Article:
Monthly Archives: August 2013

Visual Studio keyboard shortcut to collapse and expand code

Sometimes in Visual Studio you need to collapse all code to give your mind a quick clean and refresh, at least I feel it helps.

The Visual Studio keyboard shortcut to do this is as follows:

Ctrl + M + O for collapse

Ctrl + M + L for expand.

StackOverflow has a very popular question and answer with the shortcuts which leads me to believe that I cannot be alone in my need to occasionally collapse all to preserve my sanity.

Testing on the Toilet – Google Testing Blog

Google employees maintain a blog about testing.

They have a series titled ‘Testing on the Toilet’. Each short article teaches something short about testing. They are short enough to be read while on the toilet, hence the title of the series. Apparently, at Google, they print them out and leave them in toilets so their employees have something to read.

The explanation or introduction of Testing on the Toilet.

Although I don’t plan on reading them while on the toilet they are really short and informative to read every now and again, or one each day, for example.

I suggest every developer should read some.

If for example, you are still not sure what the difference between mocks, stubs, fakes, dummies, test doubles and test spies are, the answers are all in ‘Testing on the Toilet’.

AnkhSVN – Subversion Support for Visual Studio


In this post I will explain how to install and setup AnkhSVN, subversion support for Visual Studio.


Download AnkhSVN

Run the installer to install AnkhSVN.

Before you can interact with Subversion directly and comfortably through Visual Studio, you must tell Visual Studio to use AnkhSVN.

To do this, go to:

Tools > Options > Source Control

and select ‘AnkhSVN – Subversion Support for Visual Studio’.


The following Visual Studio window is now visible:


allowing one to see non-commited changes, commit changes, update to receive the most recent changes, etc.


Having Subversion integrated into Visual Studio is a productivity boost as opposed to using TortoiseSVN from windows explorer:


NuGet 2.7 Release Candidate

NuGet is a package manager for .NET. It provides an easy way to download and include packages directly from Visual Studio. You can create your own NuGet repository containing any package you may have developed.

Before version 2.7 integrating NuGet with source control was not seamless, you had to jump through some hoops. Namely, you had to enable ‘NuGet Package Restore’ by right-clicking your solution. So when you checked out and built NuGet would automatically download any missing dependencies.

nuget 2.7

If you google ‘nuget auto restore not working’ you will see that many people have trouble setting this up properly. In summary, it takes up valuable time.

NuGet 2.7 enables Package Restore by Default which is great. No more remembering to manually enable it on your Visual Studio solution. This change is very welcome.


Visual Studio 2013 Preview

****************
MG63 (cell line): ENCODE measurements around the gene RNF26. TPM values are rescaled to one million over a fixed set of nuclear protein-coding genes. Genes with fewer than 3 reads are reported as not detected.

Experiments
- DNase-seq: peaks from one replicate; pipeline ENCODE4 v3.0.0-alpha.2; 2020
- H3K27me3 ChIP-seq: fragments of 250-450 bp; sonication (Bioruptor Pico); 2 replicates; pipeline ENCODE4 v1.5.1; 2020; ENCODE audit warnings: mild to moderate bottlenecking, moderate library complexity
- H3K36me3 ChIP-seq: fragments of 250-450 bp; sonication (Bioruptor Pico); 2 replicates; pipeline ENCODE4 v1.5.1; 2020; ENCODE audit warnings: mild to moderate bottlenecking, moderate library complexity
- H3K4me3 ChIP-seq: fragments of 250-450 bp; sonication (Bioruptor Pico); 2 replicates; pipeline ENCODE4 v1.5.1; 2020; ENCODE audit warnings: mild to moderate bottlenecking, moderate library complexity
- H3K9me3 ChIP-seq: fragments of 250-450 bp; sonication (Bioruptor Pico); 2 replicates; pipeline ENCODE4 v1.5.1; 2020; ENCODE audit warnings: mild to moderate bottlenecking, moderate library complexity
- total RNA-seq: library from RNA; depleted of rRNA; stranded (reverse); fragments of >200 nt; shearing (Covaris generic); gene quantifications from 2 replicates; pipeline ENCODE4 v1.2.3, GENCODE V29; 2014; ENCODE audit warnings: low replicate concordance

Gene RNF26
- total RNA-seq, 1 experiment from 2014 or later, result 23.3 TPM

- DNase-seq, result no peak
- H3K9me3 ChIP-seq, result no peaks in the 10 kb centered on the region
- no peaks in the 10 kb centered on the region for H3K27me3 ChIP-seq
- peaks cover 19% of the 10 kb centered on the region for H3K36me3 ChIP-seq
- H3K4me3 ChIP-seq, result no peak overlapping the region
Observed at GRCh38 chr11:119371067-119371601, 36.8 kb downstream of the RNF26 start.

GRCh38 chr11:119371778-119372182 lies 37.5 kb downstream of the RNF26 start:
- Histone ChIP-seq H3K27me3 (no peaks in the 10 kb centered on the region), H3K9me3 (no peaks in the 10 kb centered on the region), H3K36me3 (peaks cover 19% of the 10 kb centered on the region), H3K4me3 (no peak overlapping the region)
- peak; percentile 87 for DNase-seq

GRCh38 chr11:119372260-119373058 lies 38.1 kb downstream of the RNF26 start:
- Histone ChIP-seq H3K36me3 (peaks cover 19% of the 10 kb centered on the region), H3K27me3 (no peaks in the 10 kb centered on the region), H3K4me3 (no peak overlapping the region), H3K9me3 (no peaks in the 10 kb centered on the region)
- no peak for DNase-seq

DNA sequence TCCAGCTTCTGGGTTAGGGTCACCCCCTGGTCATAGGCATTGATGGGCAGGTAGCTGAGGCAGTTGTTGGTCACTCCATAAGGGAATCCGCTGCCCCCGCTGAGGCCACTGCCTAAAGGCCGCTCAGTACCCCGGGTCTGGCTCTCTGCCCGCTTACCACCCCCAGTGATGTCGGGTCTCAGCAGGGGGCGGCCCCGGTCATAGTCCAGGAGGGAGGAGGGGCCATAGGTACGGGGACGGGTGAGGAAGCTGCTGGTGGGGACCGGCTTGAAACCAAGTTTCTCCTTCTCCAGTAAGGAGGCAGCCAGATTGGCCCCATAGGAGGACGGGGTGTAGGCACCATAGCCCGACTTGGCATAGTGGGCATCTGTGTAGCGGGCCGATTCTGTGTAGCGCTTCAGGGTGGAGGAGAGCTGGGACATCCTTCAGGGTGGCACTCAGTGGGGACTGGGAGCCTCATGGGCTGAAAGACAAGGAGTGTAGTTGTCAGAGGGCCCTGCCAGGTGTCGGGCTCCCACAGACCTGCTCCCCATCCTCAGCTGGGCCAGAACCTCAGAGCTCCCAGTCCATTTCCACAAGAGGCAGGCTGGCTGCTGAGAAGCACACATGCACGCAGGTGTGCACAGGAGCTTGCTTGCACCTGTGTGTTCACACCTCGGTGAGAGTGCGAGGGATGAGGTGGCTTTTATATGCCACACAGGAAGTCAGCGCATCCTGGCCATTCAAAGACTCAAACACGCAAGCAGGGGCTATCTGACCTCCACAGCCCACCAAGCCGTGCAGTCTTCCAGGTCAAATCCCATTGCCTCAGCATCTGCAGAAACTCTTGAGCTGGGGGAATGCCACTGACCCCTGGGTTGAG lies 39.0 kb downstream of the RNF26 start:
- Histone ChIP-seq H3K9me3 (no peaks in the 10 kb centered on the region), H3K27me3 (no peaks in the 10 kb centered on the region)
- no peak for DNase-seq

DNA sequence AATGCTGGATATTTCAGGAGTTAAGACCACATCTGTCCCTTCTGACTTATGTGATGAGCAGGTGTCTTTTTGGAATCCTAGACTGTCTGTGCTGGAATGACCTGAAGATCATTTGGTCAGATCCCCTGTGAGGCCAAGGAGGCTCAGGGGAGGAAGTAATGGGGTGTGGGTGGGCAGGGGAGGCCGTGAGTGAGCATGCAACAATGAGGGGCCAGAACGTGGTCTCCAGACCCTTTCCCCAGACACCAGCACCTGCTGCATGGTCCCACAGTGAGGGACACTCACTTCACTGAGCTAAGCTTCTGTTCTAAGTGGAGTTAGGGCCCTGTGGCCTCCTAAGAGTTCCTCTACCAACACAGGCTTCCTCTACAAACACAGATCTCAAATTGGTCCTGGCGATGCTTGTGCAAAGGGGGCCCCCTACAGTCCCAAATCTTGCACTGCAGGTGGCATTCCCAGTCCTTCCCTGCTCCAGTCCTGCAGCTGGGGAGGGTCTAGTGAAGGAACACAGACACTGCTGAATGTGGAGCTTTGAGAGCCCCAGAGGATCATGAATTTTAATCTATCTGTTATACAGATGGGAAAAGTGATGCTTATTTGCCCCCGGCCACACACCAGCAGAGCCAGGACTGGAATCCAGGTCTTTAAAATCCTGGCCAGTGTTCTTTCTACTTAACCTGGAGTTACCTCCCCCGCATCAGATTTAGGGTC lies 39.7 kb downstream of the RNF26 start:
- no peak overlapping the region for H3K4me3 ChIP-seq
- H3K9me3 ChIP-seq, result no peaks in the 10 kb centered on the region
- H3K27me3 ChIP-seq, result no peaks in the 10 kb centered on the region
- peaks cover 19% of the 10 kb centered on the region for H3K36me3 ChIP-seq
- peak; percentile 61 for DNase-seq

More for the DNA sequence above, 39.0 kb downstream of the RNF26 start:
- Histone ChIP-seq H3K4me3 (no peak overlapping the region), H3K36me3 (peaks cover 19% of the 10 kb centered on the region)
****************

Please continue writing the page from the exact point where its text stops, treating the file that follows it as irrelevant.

Visual Studio 2012 was released Q4 of last year and already we have a replacement; Visual Studio 2013.

Download and Installation


On the page, select ‘Visual Studio Ultimate 2013 Preview’ ‘Install Now’. You download a small 1MB file which downloads and installs the whole IDE. I installed it in a VM of Windows 8.1. It took a while, around 30 minutes.


When installation is complete you are required to sign into your Microsoft account (or ‘Visual Studio’ account), apparently Visual Studio syncs with other devices (awesome)!


Next, you choose the theme. I like the new grey Visual Studio 2012 theme but if you prefer you can choose the old Visual Studio 2010 blue theme.

Choose your development environment (C# for me) and click start. The welcome screen looks very familiar:


There is an update to install as soon as you install the ide.

Reference couting

Let’s start a new Console app. The first change you notice is the reference counting. Each class and method has a little indicator above it telling you how many times it is being referenced.


When you hover over the reference indicator it shows you where it is being referenced. In the following screenshot, it’s the constructor.


I now reference the Play class from my main method:


It’s kinda cool. You can now see, at a glance, which of your classes are heavily referenced and which are not. One could use this tool to focus your unit testing efforts on classes that are relatively heavily referenced.

Return Values Debugging

Return values in the Visual Studio debugger. The Autos window displays return types and values for methods.

(You must start the debugger and hit a breakpoint to be able to see the Auto window.)


I honestly don’t use the auto window, I probably should. I didn’t know Visual Studio 2012 lacked this feature but it’s nice to now have it. My auto window is now open and I’ll use it when I am debugging.

Edit and Continue for 64-bit apps

Have you ever received the ‘Changed cannot be made to 64-bit applications’ message? I know I have. Apparently Visual Studio 2013 supports this.

Async debugging

Peak Definition and Scrollbar enhancements

I love these two features of Productivity Power Tools. It’s now in Visual Studio natively.

See what else is new or different in Visual Studio 2013

See what else is new in .NET 4.5.1